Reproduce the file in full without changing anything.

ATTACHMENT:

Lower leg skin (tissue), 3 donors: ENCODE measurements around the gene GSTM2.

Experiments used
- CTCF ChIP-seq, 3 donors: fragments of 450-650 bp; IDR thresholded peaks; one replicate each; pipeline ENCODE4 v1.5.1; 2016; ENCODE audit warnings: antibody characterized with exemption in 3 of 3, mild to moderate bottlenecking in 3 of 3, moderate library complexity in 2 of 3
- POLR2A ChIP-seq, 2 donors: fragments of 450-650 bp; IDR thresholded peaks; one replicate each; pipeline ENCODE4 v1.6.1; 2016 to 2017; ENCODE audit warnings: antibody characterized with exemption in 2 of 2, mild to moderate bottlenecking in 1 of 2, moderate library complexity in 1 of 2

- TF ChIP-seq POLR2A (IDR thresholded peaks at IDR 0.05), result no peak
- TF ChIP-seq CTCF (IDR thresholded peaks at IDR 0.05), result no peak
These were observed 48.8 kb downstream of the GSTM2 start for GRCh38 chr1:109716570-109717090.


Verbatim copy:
Lower leg skin (tissue), 3 donors: ENCODE measurements around the gene GSTM2.

Experiments used
- CTCF ChIP-seq, 3 donors: fragments of 450-650 bp; IDR thresholded peaks; one replicate each; pipeline ENCODE4 v1.5.1; 2016; ENCODE audit warnings: antibody characterized with exemption in 3 of 3, mild to moderate bottlenecking in 3 of 3, moderate library complexity in 2 of 3
- POLR2A ChIP-seq, 2 donors: fragments of 450-650 bp; IDR thresholded peaks; one replicate each; pipeline ENCODE4 v1.6.1; 2016 to 2017; ENCODE audit warnings: antibody characterized with exemption in 2 of 2, mild to moderate bottlenecking in 1 of 2, moderate library complexity in 1 of 2

- TF ChIP-seq POLR2A (IDR thresholded peaks at IDR 0.05), result no peak
- TF ChIP-seq CTCF (IDR thresholded peaks at IDR 0.05), result no peak
These were observed 48.8 kb downstream of the GSTM2 start for GRCh38 chr1:109716570-109717090.